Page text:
It is easy to imagine the greed, lies, and schemes which infuse the art market and novels with faked art and murder. Not so easy to figure out why, in reality, we are duped on so many levels.

Art Olio/Apple Apps

Friday, November 12th, 2010

Precision by Ken Smith

Star of India sails

A new selection of Urban Trees is spread out along San Diego’s waterfront and the Star of India’s Halloween sails have been replaced by its regular, untattered sails.

However, the Nuestra Senora de las Mercedes’ sails are still underwater off the coast of Gibraltar.  And Odyssey Marine Exploration is still trying to get salvage rights to her treasure of Spanish coins minted in Peru. The Mercedes was a Spanish Royal Navy Frigate which sunk in a sea battle during Spain’s war with England in 1804. The Eleventh Circuit Court of appeals in Atlanta, Georgia, is hearing Odyssey’s appeal to the dismissal of its claim to the treasure. Kimberly Alderman on her blog at www.culturalpropertylaw.wordpress.com is following the case, known as the Black Swan case, for us.

Still out there, and might as well be under water, are the five masterpieces stolen from the Paris Museum of Modern Art in May 2010 (www.dailymail.co.uk), and the dozen masterpieces, including three Rembrandts,  stolen from the Gardner Museum in 1990 and recounted for us by Ulrich Boser in The Gardner Heist. And a lot of other stolen art. Check out Art Theft Central.

Caravaggio's Fanciullo con canestro di frutta

Digital painting by David Hockney

But the good news is that this is the 400th anniversary of Caravaggio’s death and he has an Apple App with English text and Italian narration. How great is that!  An iPad app for a 16th century painter who probably used a camera obscura set-up to create some of his work.

At least, David Hockney thinks he did, as he explains in detail in his book Secret Knowledge (2001).

And David Hockney himself has iPads and iPhones bolted to the walls in Paris’ Pierre Berge-Yves Saint Laurent Foundation with his digital drawings glowing away (www.bbc.co.uk; http://bigthink.com). He created them on Apple’s iPhone and iPad.

I wonder what counts as the “original work.”  Something embedded in electronics–you’d have to display it over your mantel on an iPhone or iPad.  Anything else would be just a copy, once removed from the original. Maybe the only original is on Hockney’s own iPhone or iPad. In which case, anything on anybody else’s iPhone or iPad  is a heck of a lot more than “once removed.” And if you print it out as I did here,  it’s a facsimile.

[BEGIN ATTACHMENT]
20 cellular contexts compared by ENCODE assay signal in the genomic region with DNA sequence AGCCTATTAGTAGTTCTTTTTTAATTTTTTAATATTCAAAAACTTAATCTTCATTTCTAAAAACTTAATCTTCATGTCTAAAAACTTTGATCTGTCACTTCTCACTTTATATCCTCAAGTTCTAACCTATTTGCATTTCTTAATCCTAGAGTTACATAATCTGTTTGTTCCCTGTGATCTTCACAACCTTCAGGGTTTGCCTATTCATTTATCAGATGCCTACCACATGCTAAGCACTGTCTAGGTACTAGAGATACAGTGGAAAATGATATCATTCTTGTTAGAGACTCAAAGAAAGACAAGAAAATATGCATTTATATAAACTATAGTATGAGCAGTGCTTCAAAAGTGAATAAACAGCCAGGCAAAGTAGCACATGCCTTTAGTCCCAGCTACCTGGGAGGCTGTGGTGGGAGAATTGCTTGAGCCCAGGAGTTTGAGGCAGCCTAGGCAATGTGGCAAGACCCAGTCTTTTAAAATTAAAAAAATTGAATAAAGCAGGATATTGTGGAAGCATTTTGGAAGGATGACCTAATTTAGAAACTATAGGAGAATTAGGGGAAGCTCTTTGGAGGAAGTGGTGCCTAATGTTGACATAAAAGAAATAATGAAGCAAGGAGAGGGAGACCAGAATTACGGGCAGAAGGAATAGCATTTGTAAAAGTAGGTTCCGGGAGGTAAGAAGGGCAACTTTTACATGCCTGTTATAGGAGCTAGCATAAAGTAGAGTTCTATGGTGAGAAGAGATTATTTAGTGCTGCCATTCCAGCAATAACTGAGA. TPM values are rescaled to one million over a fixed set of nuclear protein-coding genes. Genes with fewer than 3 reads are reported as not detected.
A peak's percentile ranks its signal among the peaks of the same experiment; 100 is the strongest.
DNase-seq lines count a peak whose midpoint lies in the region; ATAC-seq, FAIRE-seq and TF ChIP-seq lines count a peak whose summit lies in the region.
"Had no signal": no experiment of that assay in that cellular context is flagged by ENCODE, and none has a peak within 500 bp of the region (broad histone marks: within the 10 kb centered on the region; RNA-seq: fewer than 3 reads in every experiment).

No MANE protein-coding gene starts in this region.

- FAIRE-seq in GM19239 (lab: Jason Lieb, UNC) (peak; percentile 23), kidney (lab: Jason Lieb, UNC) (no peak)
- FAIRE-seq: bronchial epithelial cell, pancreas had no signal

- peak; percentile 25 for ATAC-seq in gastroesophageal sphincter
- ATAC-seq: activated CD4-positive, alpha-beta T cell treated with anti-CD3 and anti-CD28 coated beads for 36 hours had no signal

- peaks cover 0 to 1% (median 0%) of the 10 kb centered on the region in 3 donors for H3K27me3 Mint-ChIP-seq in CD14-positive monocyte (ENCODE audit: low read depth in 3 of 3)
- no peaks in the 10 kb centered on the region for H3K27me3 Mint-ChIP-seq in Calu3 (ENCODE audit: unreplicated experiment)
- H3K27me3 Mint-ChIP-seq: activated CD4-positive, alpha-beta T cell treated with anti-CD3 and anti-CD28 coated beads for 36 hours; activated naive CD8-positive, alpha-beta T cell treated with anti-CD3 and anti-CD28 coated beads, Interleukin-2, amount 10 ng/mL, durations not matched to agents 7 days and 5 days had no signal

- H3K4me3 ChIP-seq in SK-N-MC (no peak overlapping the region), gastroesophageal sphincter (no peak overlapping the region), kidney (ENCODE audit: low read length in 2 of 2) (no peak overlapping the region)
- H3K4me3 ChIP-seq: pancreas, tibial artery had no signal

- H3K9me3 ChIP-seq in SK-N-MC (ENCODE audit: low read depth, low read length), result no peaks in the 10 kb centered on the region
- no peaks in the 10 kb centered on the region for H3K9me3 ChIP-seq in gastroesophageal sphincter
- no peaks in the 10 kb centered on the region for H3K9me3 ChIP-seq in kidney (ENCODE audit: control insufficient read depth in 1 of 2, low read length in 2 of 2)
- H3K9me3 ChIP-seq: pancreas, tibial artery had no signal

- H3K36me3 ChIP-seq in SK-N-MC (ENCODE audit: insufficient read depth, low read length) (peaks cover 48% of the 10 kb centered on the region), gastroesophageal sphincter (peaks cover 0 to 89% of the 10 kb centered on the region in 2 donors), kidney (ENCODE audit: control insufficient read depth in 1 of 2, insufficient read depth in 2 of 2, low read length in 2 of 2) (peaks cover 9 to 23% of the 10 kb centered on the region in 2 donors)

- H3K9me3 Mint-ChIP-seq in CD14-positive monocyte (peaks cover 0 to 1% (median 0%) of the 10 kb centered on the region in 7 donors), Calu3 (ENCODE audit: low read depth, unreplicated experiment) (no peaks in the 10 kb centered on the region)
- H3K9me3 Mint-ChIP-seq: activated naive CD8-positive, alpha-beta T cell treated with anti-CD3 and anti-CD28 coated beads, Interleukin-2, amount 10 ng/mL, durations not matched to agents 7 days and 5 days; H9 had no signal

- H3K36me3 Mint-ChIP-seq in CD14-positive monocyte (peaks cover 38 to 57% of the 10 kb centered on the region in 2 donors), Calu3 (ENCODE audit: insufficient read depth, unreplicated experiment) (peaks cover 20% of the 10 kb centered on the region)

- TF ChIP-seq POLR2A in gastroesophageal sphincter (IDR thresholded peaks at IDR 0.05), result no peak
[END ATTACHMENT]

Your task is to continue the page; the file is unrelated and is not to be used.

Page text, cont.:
And if Hockney’s  iPhone and iPad are carried to the bottom of the sea in a ship wreck,  the art probably won’t be salvageable.

Curious.

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ART THEFT

Monday, July 19th, 2010

At Christo’s June 25 meeting in Salida, Colorado, he spent a lot of time explaining his Over the River project for the Arkansas river which runs through Salida. A woman asked him if he would consider selling the drapery fabric and donating the money to Salida’s art venues. He said no. He never sells anything. He gives away the fabric in small pieces and recycles the metal support structures but doesn’t so much as sell t-shirts. He gives them away. Light blue with a “I support Christo and Jeanne-Claude’s Over the River.” He did sign the front.

One of the nice things about Christo’s art is that it can’t be stolen. On second thought, in a way it can. The actual art work can’t, but ideas aren’t protected by copyright. Witness the AT&T television commercial featuring the  draping of Las Vegas in orangish colored cloth like Christo used in The Gates of Central Park. There is a tiny print disclaimer at the bottom of the commercial stating that Christo had nothing to do with it. If it didn’t remind us of Christo, why the disclaimer?

Robert Wittman in Priceless tells us that art theft is the fourth big money crime after drugs, money laundering, and illegal arms sales. By all accounts it is a down and dirty business whether the criminal is a museum employee like the insignificant guy who stole the Mona Lisa in 1911 (see R.A. Scotti’s Vanished Smile) or a high class guy like Lawrence Salander whose “convoluted and fraudulent business dealings” are reported in the summer issue of ARTnews.

Mona Lisa

When the Mona Lisa was stolen in 1911, the whole world cared and her face became the most recognized face in the world. She’s also not protected by copyright.

The challenge in fiction is to make the reader care about art theft or forged art. Peter Carey does it well in Theft.  Michael Gruber weaves a sympathetic tale of a forger in The Forgery of Venus. Non-fiction sets up the facts for us as in Wittman’s Priceless. Laney Salisbury and Aly Sujo examine the strange world of a real con and a forger in Provenance. And we wonder at the world in which art commands such money and such crime.

In Artists&Thieves I tried to look at what makes art valuable. The story evolved into a tale of a family treasure which needed to be returned to its ancient place of honor.